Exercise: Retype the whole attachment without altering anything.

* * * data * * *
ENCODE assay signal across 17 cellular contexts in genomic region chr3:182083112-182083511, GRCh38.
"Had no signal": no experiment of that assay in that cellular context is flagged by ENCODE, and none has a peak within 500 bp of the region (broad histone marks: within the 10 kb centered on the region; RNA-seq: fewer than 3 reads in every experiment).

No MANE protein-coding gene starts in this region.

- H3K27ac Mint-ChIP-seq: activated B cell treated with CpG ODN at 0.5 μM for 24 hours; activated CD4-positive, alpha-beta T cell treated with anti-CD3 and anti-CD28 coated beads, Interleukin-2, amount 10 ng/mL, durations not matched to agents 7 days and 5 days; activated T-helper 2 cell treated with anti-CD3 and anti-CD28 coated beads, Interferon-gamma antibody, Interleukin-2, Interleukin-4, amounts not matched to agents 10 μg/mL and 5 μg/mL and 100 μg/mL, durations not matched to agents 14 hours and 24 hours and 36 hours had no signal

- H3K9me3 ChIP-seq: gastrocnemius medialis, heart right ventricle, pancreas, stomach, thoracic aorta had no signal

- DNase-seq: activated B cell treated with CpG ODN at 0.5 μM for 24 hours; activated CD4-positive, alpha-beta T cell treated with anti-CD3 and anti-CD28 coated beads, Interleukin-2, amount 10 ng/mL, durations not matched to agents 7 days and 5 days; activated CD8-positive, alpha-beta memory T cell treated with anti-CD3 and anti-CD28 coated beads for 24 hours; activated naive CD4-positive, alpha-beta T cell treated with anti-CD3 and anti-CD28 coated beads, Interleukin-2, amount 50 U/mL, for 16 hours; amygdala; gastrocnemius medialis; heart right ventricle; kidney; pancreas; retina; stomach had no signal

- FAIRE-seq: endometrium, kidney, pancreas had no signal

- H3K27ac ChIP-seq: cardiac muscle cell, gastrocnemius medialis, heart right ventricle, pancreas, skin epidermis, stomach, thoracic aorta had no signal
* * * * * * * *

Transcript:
ENCODE assay signal across 17 cellular contexts in genomic region chr3:182083112-182083511, GRCh38.
"Had no signal": no experiment of that assay in that cellular context is flagged by ENCODE, and none has a peak within 500 bp of the region (broad histone marks: within the 10 kb centered on the region; RNA-seq: fewer than 3 reads in every experiment).

No MANE protein-coding gene starts in this region.

- H3K27ac Mint-ChIP-seq: activated B cell treated with CpG ODN at 0.5 μM for 24 hours; activated CD4-positive, alpha-beta T cell treated with anti-CD3 and anti-CD28 coated beads, Interleukin-2, amount 10 ng/mL, durations not matched to agents 7 days and 5 days; activated T-helper 2 cell treated with anti-CD3 and anti-CD28 coated beads, Interferon-gamma antibody, Interleukin-2, Interleukin-4, amounts not matched to agents 10 μg/mL and 5 μg/mL and 100 μg/mL, durations not matched to agents 14 hours and 24 hours and 36 hours had no signal

- H3K9me3 ChIP-seq: gastrocnemius medialis, heart right ventricle, pancreas, stomach, thoracic aorta had no signal

- DNase-seq: activated B cell treated with CpG ODN at 0.5 μM for 24 hours; activated CD4-positive, alpha-beta T cell treated with anti-CD3 and anti-CD28 coated beads, Interleukin-2, amount 10 ng/mL, durations not matched to agents 7 days and 5 days; activated CD8-positive, alpha-beta memory T cell treated with anti-CD3 and anti-CD28 coated beads for 24 hours; activated naive CD4-positive, alpha-beta T cell treated with anti-CD3 and anti-CD28 coated beads, Interleukin-2, amount 50 U/mL, for 16 hours; amygdala; gastrocnemius medialis; heart right ventricle; kidney; pancreas; retina; stomach had no signal

- FAIRE-seq: endometrium, kidney, pancreas had no signal

- H3K27ac ChIP-seq: cardiac muscle cell, gastrocnemius medialis, heart right ventricle, pancreas, skin epidermis, stomach, thoracic aorta had no signal